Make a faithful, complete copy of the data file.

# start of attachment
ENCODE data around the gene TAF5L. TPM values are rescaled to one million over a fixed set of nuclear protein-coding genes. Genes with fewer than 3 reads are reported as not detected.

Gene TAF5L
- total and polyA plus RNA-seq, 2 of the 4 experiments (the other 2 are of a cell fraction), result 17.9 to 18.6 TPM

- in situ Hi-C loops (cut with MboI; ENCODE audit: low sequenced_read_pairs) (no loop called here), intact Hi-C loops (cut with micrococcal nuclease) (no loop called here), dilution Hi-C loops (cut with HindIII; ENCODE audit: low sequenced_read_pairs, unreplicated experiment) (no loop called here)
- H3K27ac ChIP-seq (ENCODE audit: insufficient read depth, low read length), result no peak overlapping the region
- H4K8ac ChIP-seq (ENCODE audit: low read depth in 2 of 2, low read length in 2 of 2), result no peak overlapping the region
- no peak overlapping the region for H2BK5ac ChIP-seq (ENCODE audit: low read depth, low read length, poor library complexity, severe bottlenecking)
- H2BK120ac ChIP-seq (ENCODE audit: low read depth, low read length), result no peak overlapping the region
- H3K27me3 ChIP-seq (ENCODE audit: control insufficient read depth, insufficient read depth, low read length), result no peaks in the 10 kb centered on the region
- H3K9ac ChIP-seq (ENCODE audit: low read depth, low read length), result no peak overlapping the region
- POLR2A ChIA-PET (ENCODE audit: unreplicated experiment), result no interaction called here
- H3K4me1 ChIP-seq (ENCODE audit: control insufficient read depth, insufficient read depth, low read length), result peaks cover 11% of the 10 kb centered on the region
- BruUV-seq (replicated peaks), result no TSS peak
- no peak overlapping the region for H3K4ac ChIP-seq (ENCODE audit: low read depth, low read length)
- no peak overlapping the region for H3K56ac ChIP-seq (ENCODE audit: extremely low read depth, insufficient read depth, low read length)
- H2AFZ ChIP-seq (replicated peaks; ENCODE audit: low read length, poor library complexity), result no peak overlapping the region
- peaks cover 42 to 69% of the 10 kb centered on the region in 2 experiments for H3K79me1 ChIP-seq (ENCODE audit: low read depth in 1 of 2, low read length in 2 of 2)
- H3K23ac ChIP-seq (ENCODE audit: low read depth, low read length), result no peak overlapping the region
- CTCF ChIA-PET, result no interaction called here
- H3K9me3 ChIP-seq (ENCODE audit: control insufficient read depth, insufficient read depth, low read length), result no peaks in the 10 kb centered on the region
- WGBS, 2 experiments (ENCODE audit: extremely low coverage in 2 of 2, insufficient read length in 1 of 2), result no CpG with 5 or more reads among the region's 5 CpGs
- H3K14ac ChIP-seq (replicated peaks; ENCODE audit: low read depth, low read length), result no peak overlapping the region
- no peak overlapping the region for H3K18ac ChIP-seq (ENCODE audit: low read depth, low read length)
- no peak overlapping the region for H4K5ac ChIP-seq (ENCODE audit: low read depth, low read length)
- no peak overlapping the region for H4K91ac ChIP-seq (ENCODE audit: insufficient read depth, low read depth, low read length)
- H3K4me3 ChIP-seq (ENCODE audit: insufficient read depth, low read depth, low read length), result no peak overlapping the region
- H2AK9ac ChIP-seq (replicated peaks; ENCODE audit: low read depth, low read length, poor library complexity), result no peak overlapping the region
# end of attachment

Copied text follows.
ENCODE data around the gene TAF5L. TPM values are rescaled to one million over a fixed set of nuclear protein-coding genes. Genes with fewer than 3 reads are reported as not detected.

Gene TAF5L
- total and polyA plus RNA-seq, 2 of the 4 experiments (the other 2 are of a cell fraction), result 17.9 to 18.6 TPM

- in situ Hi-C loops (cut with MboI; ENCODE audit: low sequenced_read_pairs) (no loop called here), intact Hi-C loops (cut with micrococcal nuclease) (no loop called here), dilution Hi-C loops (cut with HindIII; ENCODE audit: low sequenced_read_pairs, unreplicated experiment) (no loop called here)
- H3K27ac ChIP-seq (ENCODE audit: insufficient read depth, low read length), result no peak overlapping the region
- H4K8ac ChIP-seq (ENCODE audit: low read depth in 2 of 2, low read length in 2 of 2), result no peak overlapping the region
- no peak overlapping the region for H2BK5ac ChIP-seq (ENCODE audit: low read depth, low read length, poor library complexity, severe bottlenecking)
- H2BK120ac ChIP-seq (ENCODE audit: low read depth, low read length), result no peak overlapping the region
- H3K27me3 ChIP-seq (ENCODE audit: control insufficient read depth, insufficient read depth, low read length), result no peaks in the 10 kb centered on the region
- H3K9ac ChIP-seq (ENCODE audit: low read depth, low read length), result no peak overlapping the region
- POLR2A ChIA-PET (ENCODE audit: unreplicated experiment), result no interaction called here
- H3K4me1 ChIP-seq (ENCODE audit: control insufficient read depth, insufficient read depth, low read length), result peaks cover 11% of the 10 kb centered on the region
- BruUV-seq (replicated peaks), result no TSS peak
- no peak overlapping the region for H3K4ac ChIP-seq (ENCODE audit: low read depth, low read length)
- no peak overlapping the region for H3K56ac ChIP-seq (ENCODE audit: extremely low read depth, insufficient read depth, low read length)
- H2AFZ ChIP-seq (replicated peaks; ENCODE audit: low read length, poor library complexity), result no peak overlapping the region
- peaks cover 42 to 69% of the 10 kb centered on the region in 2 experiments for H3K79me1 ChIP-seq (ENCODE audit: low read depth in 1 of 2, low read length in 2 of 2)
- H3K23ac ChIP-seq (ENCODE audit: low read depth, low read length), result no peak overlapping the region
- CTCF ChIA-PET, result no interaction called here
- H3K9me3 ChIP-seq (ENCODE audit: control insufficient read depth, insufficient read depth, low read length), result no peaks in the 10 kb centered on the region
- WGBS, 2 experiments (ENCODE audit: extremely low coverage in 2 of 2, insufficient read length in 1 of 2), result no CpG with 5 or more reads among the region's 5 CpGs
- H3K14ac ChIP-seq (replicated peaks; ENCODE audit: low read depth, low read length), result no peak overlapping the region
- no peak overlapping the region for H3K18ac ChIP-seq (ENCODE audit: low read depth, low read length)
- no peak overlapping the region for H4K5ac ChIP-seq (ENCODE audit: low read depth, low read length)
- no peak overlapping the region for H4K91ac ChIP-seq (ENCODE audit: insufficient read depth, low read depth, low read length)
- H3K4me3 ChIP-seq (ENCODE audit: insufficient read depth, low read depth, low read length), result no peak overlapping the region
- H2AK9ac ChIP-seq (replicated peaks; ENCODE audit: low read depth, low read length, poor library complexity), result no peak overlapping the region